The EU is the largest export market for UK pharmaceutical companies, with exports having increased by over 30% in the last 10 years as demand for pharmaceuticals increased due to aging populations in wealthier countries within the EU, such as Germany.

However, despite being the UK’s largest export market, the EU accounts for less than half of the UK’s exports due to exports to countries such as China and the US increasing by more than 100% in the past 10 years1.

Many of those in favor of leaving the customs union will say that leaving the EU will allow UK-based pharmaceutical companies to focus on trading in developing markets, but this view is not shared by the chief executives of the UK’s two largest pharmaceutical companies, AstraZeneca and GlaxoSmithKline.

GlaxoSmithKline’s chief executive, Emma Walmsley, has called for a two-year transition period starting in March 2019, zero tariffs and a system with minimal customs procedures to ensure that drugs are not delayed at borders3.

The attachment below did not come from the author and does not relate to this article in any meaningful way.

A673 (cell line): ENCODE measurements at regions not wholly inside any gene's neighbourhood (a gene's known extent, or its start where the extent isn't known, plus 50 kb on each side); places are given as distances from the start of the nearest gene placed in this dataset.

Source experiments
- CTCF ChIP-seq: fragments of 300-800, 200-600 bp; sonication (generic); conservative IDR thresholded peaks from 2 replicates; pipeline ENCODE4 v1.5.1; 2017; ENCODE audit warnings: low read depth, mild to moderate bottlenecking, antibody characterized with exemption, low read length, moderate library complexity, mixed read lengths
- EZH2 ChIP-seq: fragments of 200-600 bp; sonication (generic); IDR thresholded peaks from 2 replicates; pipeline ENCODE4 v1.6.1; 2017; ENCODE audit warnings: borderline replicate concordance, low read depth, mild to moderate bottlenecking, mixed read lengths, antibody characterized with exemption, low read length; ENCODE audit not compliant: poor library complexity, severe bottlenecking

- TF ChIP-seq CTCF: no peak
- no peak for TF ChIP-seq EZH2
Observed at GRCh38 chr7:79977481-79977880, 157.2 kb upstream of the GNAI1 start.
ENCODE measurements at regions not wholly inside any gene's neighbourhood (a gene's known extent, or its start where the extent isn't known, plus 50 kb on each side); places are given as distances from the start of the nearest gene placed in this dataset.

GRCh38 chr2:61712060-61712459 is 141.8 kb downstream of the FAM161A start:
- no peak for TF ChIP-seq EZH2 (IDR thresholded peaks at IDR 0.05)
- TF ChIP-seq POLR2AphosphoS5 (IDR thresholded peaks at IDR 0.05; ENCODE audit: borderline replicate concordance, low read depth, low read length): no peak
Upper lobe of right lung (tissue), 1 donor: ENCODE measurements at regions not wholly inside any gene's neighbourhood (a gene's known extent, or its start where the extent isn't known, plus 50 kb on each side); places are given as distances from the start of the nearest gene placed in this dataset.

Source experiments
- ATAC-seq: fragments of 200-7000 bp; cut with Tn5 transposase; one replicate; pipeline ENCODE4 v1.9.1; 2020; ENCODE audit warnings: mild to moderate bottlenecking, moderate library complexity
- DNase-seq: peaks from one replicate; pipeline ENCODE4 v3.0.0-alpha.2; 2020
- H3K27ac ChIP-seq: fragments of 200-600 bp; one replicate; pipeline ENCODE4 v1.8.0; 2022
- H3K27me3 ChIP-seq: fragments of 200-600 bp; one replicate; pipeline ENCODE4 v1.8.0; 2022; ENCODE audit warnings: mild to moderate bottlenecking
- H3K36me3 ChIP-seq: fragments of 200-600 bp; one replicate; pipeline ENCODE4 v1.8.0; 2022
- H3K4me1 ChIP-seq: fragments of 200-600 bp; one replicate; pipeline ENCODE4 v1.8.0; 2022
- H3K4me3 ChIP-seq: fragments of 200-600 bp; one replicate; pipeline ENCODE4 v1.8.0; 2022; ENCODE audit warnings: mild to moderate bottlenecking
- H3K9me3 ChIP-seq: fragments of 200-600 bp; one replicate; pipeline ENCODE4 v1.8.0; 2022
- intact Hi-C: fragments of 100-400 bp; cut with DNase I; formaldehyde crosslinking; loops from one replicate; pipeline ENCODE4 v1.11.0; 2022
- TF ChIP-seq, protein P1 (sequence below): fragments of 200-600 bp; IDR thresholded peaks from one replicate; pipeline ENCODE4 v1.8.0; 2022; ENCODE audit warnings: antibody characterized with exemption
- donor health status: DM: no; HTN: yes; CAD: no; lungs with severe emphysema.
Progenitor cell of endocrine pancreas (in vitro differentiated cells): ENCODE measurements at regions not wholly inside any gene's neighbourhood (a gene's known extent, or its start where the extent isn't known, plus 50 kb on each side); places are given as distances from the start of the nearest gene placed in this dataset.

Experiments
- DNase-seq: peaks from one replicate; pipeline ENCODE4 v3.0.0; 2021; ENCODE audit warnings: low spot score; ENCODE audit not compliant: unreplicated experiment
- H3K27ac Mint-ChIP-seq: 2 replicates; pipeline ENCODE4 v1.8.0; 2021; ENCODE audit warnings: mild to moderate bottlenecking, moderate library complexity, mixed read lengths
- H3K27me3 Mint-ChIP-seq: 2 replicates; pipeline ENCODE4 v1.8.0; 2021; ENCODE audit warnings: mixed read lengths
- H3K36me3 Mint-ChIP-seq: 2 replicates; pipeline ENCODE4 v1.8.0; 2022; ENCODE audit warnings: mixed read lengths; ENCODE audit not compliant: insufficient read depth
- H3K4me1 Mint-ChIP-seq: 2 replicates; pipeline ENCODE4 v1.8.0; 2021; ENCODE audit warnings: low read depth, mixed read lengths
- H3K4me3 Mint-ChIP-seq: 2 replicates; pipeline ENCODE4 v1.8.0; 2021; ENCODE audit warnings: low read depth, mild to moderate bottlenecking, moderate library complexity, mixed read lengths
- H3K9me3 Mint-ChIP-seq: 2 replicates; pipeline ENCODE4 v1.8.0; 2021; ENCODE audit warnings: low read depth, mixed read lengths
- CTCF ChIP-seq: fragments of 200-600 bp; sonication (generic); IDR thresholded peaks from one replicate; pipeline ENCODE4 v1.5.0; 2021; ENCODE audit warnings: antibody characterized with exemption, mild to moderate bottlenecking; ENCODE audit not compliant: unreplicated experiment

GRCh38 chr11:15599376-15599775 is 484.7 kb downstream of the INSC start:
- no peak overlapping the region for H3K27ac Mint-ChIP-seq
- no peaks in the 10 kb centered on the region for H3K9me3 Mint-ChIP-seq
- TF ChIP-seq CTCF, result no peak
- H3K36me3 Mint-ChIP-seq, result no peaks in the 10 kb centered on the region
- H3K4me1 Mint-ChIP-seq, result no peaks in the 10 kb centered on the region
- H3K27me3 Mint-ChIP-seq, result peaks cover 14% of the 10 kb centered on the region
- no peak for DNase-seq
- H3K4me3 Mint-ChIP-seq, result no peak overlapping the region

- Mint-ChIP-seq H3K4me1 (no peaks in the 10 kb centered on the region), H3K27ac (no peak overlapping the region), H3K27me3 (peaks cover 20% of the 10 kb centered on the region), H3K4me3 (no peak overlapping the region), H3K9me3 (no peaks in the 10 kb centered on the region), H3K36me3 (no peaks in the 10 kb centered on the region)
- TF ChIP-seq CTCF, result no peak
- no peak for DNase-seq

In September, AstraZeneca’s chief executive, Pascal Soriot, declined an invitation to sign a letter supporting the British government’s Brexit strategy, defending his decision by highlighting concerns surrounding the company’s ability to export to China after Brexit, as it currently does so under a trade agreement agreed between the EU and China2.

Much of the debate surrounding the customs union has focused of what effect it will have on the automotive, aeronautical and financial sectors, but with the UK pharmaceutical sector employing 70,000 people, and the broader life sciences industry employing closer to half a million, it is necessary to consider what effect leaving the customs union will have on this industry.

Brexit will affect all stages of the drug development process and has the potential to effect early-stage drug discovery, clinical trials and regulatory approval processes, but were the UK to leave the customs union it would have an immediate effect on patients, in the UK and the EU, owing to delays at borders and increased costs.